Calumet has teamed with eight corporate sponsors to create the country's
first bachelor's degree program in mechatronic
The new program,
which will focus heavily on packaging technology, will provide students with
exposure to programmable logic controllers (PLCs), conveyor systems, machine
vision and servo motors, as well as other technologies and various industry
manufacturing companies – particularly packaging machine companies – need
people who have expertise in mechanical and electronics technology," says Masoud
Fathizadeh, associate professor of electrical and computer engineering
technology at the school. "But rather than hire two individuals, they would
like to have someone who has competency in both areas because that's what they
need for machine development."
Calumet hopes to meet the needs of such companies by exposing students to both
disciplines through coursework and through its new mechatronics laboratory,
which has been outfitted by at least eight companies and one industry
organization. Sponsors include Mitsubishi
Electric Automation Inc., Morrison
Container Handling Solutions, Dorner
Manufacturing Corp., Elau
Corp., Schneider Electric,
Shuttleworth, Inc., Triangle Package
Machinery Co. and the Packaging Machinery
sponsors say they believe the new degree program will create a breed of
graduates with more practical engineering knowledge. "They will come out with
an understanding of production, manufacturing, and development of control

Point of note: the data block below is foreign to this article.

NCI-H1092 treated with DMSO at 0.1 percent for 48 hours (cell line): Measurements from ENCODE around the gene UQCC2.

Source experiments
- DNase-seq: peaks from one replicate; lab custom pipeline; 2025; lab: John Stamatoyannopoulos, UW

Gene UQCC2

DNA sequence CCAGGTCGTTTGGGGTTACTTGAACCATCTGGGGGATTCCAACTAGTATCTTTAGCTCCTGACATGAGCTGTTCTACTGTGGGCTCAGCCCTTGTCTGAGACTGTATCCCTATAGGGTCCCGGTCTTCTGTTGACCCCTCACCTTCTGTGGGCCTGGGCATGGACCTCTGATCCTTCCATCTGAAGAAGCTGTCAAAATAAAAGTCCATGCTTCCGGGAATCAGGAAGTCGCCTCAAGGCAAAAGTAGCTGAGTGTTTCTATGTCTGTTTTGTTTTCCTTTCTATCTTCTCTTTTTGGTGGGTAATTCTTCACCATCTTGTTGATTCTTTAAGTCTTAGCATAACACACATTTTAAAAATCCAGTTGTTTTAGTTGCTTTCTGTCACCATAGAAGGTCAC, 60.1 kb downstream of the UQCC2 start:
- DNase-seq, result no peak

schemes," says Imran Ishaq, senior manager for technical support centers at Mitsubishi
Electric Automation, Inc.
In contrast, Ishaq says,
conventional engineering has lacked the specificity needed for mechatronics
design. "A traditional engineering education teaches students how to program,
but not how to apply it to the dynamics of a machine," he says. "This program
teaches them how to handle current technologies."
Calumet says it has worked with sponsors to secure as many as 70 corporate
internships for the program's students. The university has also received a
$150,000 National Science Foundation grant to help enhance its efforts in
mechatronics engineering technology.
Calumet professors say they founded the program after being urged to do so by the
industry. For the past six months, industrial partners have been helping to set
up the university's mechatronics lab by donating conveyors, motion controllers,
human-machine interfaces, servo modules, data acquisition systems, box labeling
machinery, selective inverting machinery and high-speed cameras, among other technologies.
help make these students more attractive to employers because they have the
knowledge and because they can use that knowledge right away," Fathizadeh says.